Sometimes, nostalgia can be the worst thing. It keeps you stuck in the past, afraid of moving forward and facing the new. If done well, though, it can be a reminder of fond memories and a sense of escapism. So, where does Batman ’89 #1 fit in the equation?
What’s the continuity?
The creative team of Sam Hamm, Joe Quinones, Leonardo Ito and Clayton Cowles take us back to Tim Burton‘s Gotham City. Ignoring Batman Forever and pretending like it never existed, this tale takes place after the events of Batman Returns. The Joker and Penguin are deceased, Catwoman is still out there on the prowl, and the Caped Crusader continues to watch over and protect his crime-ridden city.
The main talking points of Batman ’89 #1
In this first issue, though, it’s all about Harvey Dent, who still bears a likeness to Billy Dee Williams. He’s grown tired of how the city has spiralled into chaos, thanks to what he believes is Batman’s influence, and wants a vote of no confidence in Commissioner Jim Gordon for aiding the vigilante. While this all happens, Harvey teeters on the edge, with some Two-Face tendencies crawling beneath the surface.
Batman ’89 #1 also introduces two new characters to the Burtonverse: Barbara Gordon and Robin. In terms of Babs, she’s not how you remember her from the comics or other shows. She isn’t a teenager here, nor is she in love with Dick Grayson. In fact, her romantic partner is a shocker that’ll get the fans talking. With Robin, we don’t know much about him yet. He makes a nameless appearance at the end, fighting the Dark Knight as a masked defender of his neighbourhood.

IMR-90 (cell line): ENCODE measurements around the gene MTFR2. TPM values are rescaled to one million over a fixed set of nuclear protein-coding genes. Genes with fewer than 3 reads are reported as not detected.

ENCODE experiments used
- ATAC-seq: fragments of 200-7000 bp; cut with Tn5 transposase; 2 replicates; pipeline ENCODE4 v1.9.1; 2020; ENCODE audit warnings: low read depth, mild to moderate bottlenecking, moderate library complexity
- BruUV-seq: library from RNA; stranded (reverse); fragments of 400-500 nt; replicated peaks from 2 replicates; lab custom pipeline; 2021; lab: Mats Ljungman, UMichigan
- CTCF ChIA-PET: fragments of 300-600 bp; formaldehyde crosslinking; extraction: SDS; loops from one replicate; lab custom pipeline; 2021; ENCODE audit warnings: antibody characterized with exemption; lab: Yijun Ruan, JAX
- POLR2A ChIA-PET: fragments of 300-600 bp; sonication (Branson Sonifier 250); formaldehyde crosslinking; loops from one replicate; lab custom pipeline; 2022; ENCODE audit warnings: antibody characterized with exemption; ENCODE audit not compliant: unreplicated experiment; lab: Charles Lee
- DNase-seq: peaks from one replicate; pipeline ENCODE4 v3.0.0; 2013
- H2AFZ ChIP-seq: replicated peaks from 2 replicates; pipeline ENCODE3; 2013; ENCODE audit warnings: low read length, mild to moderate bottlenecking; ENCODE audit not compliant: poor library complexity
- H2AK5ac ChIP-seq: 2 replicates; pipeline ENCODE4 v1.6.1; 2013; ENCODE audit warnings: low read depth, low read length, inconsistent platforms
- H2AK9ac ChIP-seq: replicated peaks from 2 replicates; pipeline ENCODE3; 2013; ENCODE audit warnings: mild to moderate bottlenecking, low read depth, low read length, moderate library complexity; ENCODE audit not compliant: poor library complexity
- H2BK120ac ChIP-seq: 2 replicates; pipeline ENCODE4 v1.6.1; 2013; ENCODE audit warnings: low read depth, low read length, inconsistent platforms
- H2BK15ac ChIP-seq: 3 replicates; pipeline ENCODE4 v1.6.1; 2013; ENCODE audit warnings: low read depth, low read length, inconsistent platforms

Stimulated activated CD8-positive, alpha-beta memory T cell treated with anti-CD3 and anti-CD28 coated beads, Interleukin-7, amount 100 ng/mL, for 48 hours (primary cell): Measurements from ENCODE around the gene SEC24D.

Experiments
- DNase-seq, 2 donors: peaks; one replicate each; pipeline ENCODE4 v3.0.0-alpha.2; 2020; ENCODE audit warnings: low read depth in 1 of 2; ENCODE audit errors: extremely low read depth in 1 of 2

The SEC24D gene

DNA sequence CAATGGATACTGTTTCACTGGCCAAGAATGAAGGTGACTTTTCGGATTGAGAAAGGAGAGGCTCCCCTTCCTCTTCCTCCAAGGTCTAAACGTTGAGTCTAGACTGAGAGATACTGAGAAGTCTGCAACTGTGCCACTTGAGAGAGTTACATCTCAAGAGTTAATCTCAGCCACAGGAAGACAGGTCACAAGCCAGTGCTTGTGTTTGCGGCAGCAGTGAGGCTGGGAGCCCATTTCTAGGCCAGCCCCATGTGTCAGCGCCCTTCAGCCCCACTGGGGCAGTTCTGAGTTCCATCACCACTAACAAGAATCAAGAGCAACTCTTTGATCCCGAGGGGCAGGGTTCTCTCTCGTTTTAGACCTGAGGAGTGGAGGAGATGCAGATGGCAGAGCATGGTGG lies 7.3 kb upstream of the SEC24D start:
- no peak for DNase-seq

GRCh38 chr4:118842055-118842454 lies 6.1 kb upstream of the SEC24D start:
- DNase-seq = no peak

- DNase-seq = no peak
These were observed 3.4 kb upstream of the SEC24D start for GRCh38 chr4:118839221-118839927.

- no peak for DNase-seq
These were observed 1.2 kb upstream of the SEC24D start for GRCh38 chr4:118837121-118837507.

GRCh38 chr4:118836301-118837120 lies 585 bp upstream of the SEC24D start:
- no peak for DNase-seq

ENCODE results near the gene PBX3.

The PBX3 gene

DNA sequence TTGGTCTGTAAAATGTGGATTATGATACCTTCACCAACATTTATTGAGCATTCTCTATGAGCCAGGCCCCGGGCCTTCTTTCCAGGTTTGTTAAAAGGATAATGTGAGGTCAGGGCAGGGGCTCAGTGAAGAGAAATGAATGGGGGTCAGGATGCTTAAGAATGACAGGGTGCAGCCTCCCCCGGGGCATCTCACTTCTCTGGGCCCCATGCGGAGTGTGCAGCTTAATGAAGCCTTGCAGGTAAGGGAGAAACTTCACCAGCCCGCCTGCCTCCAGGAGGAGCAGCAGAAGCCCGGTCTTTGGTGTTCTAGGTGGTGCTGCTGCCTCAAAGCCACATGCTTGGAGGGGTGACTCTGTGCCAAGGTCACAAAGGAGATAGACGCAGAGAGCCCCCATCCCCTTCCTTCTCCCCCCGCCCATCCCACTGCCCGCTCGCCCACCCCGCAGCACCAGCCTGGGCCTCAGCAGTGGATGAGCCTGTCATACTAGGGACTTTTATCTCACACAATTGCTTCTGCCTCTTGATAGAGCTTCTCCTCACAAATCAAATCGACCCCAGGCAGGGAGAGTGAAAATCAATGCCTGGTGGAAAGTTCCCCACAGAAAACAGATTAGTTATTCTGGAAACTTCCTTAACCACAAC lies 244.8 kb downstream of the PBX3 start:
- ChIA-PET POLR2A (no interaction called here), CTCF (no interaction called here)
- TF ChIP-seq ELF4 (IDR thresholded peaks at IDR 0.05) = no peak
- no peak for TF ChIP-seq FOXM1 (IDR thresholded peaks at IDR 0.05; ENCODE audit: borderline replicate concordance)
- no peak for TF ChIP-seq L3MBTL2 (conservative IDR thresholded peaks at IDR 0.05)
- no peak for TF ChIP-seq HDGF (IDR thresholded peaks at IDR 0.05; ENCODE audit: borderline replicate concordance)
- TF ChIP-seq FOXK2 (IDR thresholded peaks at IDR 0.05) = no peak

Speaking of the Bat, Hamm does what he did well in the two screenplays he wrote for Burton: he minimises the use of the titular character for dramatic effect. You see Bruce Wayne and Batman, of course, but he only appears in half of the issue. It adds to the mystique and makes the reader appreciate the moments when he does show up.
Artistically, Quinones and Ito capture the essence of the Burtonverse beautifully in Batman ’89 #1. Not only does Gotham look like the German expressionist-inspired version from the movies, but so do the characters as well. The outfits and hairstyles sizzle and dazzle, harking back to what graced the fashion magazines of the time. Hey, don’t judge because it was all in vogue in those days.
The approach to the art style also comes across like a deliberate throwback to the late ’80s. From the toned-down colour choices to the traditional layout of the panels, Quinones and Ito produced a storytelling flow that could’ve been ripped straight from the pages of Detective Comics. You can’t help but feel like you’ve gone back to that era of comics—in terms of story and appearance.
Does Batman ’89 #1 deliver?
Nostalgia is capable of being a rotten liar, convincing you that the past was better than the present. Revivals or continuations love nothing more than to use this to their advantage, almost taunting others that they were the first and therefore the best. In the case of Batman ’89 #1, it doesn’t try to be clever and say it’s superior to every other version that came afterwards. Instead, it just proves it on the pages.